Finding Spiritual Purpose Through Singing


I cannot remember exactly what she was singing, but I do remember that the first time I heard Katherine Whyte, I knew that I needed to work with her. It must have been at some point early in my studies in collaborative piano at Juilliard, when I was totally green—before I knew anything about diction, breath, or text, and certainly before I knew anything about the larynx and the production of sound. All I knew—or more truthfully, all I felt—was that this was a voice I wanted to hear over and over again.

Katherine Whyte will present the 2008 Alice Tully Vocal Arts Debut Recital on February 29 in Weill Recital Hall.

(Photo by J&J Photography)


Since then, Katherine has become a dear friend and an important collaborator, as well as an increasingly prominent artist whose Alice Tully Vocal Arts Debut Recital, to be presented on February 29 with pianist Milos Repicky, represents a gratifying milestone in her nearly accidental, but continually upward, trajectory. “I never, ever intended to go into singing,” Katherine, 28, says with a laugh, “even though I have always, always sung, from the time I was a kid. When my mom would come to say goodnight to me, I would be lying on my bed singing to myself. It was always a part of me, but I never really thought very seriously about it.”

That may have been because it came so easily to her. Katherine resisted suggestions from her early voice teachers that she would pursue a career; nonetheless, she was admitted to the University of Toronto for undergraduate—and later, graduate—studies in voice. “But even then,” she recalled in a recent interview, “I still didn’t really intend on being a singer. I wanted to be a missionary! I never knew any singers who were also missionaries, who made that their way of life.”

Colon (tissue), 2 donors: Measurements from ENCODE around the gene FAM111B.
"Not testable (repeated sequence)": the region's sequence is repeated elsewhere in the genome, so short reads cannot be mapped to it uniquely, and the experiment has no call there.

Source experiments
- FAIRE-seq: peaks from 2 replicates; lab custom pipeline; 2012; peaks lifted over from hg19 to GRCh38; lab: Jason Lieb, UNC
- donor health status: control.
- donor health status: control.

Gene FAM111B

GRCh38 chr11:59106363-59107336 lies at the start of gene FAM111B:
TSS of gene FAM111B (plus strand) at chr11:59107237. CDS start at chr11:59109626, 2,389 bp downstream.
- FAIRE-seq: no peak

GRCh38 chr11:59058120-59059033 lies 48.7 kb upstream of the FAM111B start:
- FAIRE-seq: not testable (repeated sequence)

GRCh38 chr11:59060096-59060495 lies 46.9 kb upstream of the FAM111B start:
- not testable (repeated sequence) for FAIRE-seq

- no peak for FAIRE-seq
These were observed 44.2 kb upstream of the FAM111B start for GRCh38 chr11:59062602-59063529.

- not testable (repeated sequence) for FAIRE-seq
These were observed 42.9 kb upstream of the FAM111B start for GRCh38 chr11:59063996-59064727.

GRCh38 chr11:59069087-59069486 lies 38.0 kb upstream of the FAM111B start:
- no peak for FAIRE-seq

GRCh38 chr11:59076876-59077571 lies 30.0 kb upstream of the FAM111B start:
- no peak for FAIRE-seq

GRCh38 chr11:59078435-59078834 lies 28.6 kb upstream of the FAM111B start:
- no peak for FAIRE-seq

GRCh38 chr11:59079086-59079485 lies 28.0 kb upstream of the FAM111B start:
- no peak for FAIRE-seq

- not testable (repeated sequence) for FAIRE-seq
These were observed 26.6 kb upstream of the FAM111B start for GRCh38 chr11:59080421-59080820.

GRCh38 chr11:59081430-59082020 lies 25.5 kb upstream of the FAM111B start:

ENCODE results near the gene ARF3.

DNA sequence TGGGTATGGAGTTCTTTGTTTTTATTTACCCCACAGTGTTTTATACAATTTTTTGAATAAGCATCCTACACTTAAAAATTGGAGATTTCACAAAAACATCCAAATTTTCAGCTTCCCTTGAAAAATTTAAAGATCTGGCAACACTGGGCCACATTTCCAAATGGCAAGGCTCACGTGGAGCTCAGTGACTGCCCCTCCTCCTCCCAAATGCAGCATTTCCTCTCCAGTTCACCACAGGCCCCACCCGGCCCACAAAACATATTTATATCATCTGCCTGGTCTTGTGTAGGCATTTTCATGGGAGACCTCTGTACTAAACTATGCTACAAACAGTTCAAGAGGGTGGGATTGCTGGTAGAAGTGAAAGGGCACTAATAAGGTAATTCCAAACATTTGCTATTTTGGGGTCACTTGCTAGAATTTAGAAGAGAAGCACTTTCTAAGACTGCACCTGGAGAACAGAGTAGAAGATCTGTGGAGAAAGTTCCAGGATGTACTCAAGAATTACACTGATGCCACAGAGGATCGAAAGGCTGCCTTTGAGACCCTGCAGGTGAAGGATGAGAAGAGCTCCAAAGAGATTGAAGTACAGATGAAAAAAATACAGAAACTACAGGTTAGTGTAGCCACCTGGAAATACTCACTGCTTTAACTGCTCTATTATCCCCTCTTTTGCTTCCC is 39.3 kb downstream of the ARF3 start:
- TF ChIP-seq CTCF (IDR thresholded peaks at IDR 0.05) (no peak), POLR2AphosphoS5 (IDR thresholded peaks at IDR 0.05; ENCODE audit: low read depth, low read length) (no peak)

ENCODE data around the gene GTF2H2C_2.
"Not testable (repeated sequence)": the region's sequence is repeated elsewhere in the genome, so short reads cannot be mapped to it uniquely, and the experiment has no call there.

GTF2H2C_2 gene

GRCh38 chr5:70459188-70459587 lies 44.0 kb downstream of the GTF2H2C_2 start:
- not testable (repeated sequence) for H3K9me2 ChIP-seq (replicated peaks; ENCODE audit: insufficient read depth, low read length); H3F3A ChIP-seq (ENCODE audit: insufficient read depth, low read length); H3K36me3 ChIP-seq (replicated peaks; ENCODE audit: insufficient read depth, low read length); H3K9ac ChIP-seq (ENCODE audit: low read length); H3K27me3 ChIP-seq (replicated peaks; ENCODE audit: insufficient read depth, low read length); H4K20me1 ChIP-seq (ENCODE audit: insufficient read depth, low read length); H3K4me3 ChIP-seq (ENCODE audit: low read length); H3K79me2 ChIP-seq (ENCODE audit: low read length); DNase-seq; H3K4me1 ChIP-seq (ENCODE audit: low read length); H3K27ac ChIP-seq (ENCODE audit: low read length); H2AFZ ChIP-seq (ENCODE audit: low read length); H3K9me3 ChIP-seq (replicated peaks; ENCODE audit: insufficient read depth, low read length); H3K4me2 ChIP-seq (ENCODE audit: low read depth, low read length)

It would be the intersection of her faith and the inexorable pull of music that would draw Katherine definitively into an operatic career. “Back when I was in high school, a friend of mine who knew I was a Christian said, ‘Aren’t you going to be a singer? Do you mean that you’re not going to use your God-given talents?’ He was sort of doing it just to bug me because he knew that that’s the spiritual language I speak, but it had a big impact on me.” As she continued with her studies, and spent time at the Juilliard Opera Center from 2004 to 2006 (which she identifies as “the time that I really, really got hooked on the idea of being a singer”), her art began to materialize as a legitimate career option, and one in which she could find spiritual purpose. “I came to understand that my faith is exactly why I sing,” Katherine explains. “I feel that my voice is a gift that has been given to me by God, and I want to be worthy of the gift that I’ve been given.”

This faith, which gives her purpose and commitment, is also what carries her through the inevitable vicissitudes of life as a young singer. “In fact,” Katherine continues, “I couldn’t do my singing without God; the rejection, the success—it can destroy people.” She recalls a period when she “was tanking in auditions, not knowing why. My manager was kind enough to sit down and talk with me, and by the end of the conversation, he was saying, ‘you need to be more generous, more giving; you need to love your audience.’” Katherine recalls saying, in exasperation, “‘I don’t know how!’”

But then, she says, “I realized that I forgot that I love to sing. All this time, I was getting nervous, thinking as I entered auditions, ‘you have to hire me,’ or, ‘I have to be really good or else I won’t eat for a year.’ What I was forgetting is that when I sing, I can feel the pleasure of God, and the joy of singing.” Her focus on that in the next audition made it “the best audition I’ve ever done. It was so simple, and exactly what I needed to do. Since then, some auditions have been good, some have been great, but I feel that singing is a journey and Christ is so much a part of that journey—it is why I’m doing this. I don’t separate my love of God from my singing—it’s all connected.”